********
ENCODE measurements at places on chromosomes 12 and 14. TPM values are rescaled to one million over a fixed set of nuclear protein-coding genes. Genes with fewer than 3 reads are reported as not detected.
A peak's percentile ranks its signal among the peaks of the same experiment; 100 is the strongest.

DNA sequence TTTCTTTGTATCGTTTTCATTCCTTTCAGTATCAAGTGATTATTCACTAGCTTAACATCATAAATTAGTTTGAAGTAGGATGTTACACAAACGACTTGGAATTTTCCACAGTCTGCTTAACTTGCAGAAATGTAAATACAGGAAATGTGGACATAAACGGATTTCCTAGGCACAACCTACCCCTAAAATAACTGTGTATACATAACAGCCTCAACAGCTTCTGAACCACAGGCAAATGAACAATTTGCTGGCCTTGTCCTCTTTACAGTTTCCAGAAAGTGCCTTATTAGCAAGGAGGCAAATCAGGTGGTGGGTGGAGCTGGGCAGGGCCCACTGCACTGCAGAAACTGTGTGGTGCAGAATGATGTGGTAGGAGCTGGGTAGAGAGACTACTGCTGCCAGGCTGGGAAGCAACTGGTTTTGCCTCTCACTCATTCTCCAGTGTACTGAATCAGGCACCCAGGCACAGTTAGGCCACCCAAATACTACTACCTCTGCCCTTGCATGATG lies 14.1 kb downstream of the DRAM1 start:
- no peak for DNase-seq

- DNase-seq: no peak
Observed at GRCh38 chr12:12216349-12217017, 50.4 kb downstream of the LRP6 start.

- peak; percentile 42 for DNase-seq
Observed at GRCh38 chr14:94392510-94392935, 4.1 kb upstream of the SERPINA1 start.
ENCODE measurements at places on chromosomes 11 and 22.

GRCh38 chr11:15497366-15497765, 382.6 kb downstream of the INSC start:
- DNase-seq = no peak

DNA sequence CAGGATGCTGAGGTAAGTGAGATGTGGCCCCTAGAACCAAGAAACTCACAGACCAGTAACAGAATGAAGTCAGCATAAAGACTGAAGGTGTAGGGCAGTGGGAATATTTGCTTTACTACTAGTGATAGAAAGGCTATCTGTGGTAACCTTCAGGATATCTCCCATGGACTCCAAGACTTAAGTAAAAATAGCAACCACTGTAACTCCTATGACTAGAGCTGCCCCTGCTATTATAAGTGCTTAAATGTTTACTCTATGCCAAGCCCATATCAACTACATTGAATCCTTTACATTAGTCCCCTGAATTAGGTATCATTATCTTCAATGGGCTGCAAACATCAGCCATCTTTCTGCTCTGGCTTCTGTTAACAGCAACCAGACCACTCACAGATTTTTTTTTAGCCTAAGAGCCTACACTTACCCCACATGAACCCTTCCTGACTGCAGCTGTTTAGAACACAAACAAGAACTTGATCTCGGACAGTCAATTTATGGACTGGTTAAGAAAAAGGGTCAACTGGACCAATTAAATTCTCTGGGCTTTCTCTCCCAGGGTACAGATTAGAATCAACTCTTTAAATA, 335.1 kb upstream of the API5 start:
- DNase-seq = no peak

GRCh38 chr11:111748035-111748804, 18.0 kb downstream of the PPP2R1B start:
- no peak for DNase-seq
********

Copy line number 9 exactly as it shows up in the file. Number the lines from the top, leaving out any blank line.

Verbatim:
ENCODE measurements at places on chromosomes 11 and 22.